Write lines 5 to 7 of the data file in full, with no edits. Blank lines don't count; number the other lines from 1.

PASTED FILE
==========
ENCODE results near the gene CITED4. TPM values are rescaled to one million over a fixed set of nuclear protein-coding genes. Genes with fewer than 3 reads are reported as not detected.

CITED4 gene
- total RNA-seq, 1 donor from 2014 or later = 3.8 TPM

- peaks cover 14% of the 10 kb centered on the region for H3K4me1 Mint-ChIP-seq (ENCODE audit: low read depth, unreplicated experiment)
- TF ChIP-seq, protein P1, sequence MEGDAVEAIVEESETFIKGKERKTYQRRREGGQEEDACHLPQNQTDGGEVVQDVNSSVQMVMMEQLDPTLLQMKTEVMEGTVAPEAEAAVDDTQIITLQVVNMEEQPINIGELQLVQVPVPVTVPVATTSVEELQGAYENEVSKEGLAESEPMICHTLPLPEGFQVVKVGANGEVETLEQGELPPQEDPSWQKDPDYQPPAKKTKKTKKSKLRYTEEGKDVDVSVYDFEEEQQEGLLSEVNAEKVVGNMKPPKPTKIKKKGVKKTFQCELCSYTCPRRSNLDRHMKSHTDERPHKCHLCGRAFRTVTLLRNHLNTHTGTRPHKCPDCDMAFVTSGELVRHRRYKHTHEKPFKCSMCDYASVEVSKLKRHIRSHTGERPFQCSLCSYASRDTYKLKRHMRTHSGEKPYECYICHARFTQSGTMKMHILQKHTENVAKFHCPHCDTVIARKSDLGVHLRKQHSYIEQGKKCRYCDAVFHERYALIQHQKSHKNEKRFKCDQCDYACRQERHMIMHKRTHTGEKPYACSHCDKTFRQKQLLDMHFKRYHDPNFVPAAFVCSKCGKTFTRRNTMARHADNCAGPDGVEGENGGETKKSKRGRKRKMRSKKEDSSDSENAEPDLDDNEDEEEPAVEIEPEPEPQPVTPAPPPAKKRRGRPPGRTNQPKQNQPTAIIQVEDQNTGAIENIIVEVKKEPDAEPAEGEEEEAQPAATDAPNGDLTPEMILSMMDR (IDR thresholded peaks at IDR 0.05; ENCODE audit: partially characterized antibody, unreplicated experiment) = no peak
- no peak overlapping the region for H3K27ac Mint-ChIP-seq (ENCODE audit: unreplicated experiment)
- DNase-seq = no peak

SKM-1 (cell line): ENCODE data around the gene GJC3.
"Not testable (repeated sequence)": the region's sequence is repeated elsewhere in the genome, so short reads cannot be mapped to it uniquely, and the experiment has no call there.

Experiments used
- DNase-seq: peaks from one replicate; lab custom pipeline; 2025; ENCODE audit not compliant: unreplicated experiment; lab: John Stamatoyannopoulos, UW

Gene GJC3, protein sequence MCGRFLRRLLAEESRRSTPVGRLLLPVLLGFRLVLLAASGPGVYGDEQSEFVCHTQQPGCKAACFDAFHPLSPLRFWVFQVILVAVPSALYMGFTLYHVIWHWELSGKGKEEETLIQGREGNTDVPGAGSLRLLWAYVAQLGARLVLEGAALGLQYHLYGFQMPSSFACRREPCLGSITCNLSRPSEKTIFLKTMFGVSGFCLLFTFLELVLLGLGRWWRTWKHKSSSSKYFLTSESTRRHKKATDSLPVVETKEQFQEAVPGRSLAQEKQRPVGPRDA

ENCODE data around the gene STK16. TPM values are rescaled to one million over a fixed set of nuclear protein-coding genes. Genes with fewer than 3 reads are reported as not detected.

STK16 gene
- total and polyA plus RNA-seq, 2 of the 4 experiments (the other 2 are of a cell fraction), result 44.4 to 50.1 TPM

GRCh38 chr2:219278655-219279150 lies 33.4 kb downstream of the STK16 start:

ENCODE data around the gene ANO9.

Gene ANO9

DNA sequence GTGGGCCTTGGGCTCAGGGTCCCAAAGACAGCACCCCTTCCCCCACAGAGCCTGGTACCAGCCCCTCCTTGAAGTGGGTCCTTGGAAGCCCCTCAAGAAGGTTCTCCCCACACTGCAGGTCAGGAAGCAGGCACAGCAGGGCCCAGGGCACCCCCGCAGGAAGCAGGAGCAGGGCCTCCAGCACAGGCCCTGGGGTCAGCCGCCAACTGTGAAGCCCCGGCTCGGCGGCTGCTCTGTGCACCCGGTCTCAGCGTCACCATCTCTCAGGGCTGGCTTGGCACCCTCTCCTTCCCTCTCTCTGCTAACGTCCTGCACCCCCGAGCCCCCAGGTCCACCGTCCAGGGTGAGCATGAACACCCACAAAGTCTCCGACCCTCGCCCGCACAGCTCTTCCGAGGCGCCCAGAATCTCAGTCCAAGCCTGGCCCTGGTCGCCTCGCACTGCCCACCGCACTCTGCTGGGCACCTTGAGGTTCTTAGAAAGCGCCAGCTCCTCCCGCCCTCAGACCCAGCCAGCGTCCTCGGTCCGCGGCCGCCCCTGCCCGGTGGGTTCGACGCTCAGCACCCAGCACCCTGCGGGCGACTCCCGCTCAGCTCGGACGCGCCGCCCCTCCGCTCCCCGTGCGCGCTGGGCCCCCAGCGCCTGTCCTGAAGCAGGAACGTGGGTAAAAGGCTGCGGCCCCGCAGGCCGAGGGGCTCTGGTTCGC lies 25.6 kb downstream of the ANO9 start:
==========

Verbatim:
- TF ChIP-seq, protein P1, sequence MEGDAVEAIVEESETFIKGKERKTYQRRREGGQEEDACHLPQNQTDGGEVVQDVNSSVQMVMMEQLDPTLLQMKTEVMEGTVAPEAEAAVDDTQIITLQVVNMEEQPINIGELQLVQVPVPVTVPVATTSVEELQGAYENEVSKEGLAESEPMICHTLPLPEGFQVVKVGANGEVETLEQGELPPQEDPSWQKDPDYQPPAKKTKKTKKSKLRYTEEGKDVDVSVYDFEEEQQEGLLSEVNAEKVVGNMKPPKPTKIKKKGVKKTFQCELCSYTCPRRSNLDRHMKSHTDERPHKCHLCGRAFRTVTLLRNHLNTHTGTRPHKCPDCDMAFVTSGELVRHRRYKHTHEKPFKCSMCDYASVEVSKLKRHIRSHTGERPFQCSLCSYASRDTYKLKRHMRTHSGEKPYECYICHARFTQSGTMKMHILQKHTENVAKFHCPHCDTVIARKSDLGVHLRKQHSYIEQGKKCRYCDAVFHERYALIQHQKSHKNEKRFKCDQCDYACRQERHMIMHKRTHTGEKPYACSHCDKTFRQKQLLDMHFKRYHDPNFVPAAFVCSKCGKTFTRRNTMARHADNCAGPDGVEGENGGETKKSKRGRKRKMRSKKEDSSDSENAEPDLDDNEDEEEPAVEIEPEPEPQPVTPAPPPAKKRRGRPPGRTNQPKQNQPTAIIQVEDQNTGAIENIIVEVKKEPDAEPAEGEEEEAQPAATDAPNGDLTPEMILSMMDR (IDR thresholded peaks at IDR 0.05; ENCODE audit: partially characterized antibody, unreplicated experiment) = no peak
- no peak overlapping the region for H3K27ac Mint-ChIP-seq (ENCODE audit: unreplicated experiment)
- DNase-seq = no peak